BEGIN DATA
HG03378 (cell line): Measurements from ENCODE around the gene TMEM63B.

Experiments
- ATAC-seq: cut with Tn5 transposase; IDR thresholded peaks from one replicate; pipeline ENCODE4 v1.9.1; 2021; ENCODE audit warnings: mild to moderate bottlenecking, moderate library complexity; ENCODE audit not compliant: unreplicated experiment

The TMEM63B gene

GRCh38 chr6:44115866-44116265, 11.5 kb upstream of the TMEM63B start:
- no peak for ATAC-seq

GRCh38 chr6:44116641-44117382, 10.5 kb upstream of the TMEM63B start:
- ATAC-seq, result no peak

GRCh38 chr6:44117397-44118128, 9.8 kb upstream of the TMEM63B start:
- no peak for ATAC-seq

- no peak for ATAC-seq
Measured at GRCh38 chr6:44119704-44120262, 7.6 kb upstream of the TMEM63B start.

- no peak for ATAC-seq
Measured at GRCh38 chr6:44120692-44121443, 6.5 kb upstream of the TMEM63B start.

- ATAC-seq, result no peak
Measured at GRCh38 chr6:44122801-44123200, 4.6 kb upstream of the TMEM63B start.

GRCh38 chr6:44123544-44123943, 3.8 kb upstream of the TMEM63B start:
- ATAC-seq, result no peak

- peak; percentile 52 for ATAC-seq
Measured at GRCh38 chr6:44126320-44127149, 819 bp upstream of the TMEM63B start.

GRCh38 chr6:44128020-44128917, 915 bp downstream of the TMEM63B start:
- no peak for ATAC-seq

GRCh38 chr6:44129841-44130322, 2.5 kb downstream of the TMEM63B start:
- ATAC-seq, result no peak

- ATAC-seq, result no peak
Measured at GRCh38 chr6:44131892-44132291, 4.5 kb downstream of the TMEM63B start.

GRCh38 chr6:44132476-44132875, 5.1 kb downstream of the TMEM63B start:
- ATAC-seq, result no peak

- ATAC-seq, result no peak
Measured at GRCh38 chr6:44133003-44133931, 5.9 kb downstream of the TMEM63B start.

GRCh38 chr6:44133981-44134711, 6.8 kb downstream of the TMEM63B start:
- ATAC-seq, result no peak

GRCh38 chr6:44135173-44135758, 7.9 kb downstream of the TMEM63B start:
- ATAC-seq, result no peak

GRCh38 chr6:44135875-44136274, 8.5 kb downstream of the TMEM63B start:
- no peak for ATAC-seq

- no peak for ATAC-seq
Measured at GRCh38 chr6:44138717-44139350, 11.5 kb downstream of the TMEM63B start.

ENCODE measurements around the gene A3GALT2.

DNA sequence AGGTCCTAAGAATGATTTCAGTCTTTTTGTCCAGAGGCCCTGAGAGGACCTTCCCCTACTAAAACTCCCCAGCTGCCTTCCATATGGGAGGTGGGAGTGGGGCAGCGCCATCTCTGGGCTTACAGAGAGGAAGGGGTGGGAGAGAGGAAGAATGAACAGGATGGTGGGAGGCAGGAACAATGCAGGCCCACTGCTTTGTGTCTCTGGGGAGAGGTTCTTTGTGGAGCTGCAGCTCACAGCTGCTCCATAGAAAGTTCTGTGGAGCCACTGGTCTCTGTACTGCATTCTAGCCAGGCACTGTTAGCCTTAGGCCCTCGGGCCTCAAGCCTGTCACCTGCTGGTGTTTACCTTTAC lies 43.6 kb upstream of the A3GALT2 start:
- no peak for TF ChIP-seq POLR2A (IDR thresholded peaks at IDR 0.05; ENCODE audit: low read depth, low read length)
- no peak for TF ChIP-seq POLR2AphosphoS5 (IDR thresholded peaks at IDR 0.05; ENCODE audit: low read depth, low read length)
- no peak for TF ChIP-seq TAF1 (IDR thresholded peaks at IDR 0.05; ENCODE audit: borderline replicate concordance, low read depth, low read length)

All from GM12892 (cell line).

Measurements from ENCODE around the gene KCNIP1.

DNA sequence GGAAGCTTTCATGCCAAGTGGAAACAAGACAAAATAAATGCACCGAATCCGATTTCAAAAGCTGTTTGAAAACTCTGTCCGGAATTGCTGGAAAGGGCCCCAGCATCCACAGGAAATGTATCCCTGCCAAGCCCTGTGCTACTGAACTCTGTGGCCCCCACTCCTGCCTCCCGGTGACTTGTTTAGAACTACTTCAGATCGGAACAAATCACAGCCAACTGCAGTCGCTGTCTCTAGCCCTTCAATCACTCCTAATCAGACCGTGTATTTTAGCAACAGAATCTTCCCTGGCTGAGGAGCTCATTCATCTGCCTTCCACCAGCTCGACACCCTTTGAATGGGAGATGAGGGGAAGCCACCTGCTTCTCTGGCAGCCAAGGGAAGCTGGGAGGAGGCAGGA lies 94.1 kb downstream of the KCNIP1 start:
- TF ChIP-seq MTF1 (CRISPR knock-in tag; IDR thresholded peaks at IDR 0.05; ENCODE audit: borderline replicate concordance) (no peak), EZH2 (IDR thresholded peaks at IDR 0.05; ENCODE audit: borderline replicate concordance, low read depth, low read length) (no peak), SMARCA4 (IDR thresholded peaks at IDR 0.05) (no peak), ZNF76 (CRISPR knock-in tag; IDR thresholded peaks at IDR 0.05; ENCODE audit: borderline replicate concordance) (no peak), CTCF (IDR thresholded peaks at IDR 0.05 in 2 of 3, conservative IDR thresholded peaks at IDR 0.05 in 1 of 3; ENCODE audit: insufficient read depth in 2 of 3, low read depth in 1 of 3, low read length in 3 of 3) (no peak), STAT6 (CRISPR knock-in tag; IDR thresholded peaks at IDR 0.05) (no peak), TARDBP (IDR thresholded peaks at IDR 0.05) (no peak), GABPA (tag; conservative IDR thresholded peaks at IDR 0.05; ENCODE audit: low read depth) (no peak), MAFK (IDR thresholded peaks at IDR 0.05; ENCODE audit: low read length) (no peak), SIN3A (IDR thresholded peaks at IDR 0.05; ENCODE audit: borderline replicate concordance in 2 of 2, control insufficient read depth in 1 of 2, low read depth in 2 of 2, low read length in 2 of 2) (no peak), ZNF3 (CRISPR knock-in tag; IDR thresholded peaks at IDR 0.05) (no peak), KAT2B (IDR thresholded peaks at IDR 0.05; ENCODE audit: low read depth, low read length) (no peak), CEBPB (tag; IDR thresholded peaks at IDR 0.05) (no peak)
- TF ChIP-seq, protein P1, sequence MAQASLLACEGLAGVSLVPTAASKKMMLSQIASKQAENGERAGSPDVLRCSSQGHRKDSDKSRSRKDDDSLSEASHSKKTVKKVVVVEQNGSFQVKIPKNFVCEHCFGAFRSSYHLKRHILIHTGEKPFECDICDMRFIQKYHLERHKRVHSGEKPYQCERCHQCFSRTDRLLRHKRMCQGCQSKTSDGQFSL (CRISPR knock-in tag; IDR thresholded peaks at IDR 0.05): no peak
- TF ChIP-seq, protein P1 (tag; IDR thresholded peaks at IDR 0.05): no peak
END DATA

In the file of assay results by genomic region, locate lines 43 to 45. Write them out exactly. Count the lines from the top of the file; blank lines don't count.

- no peak for TF ChIP-seq TAF1 (IDR thresholded peaks at IDR 0.05; ENCODE audit: borderline replicate concordance, low read depth, low read length)

All from GM12892 (cell line).

Measurements from ENCODE around the gene KCNIP1.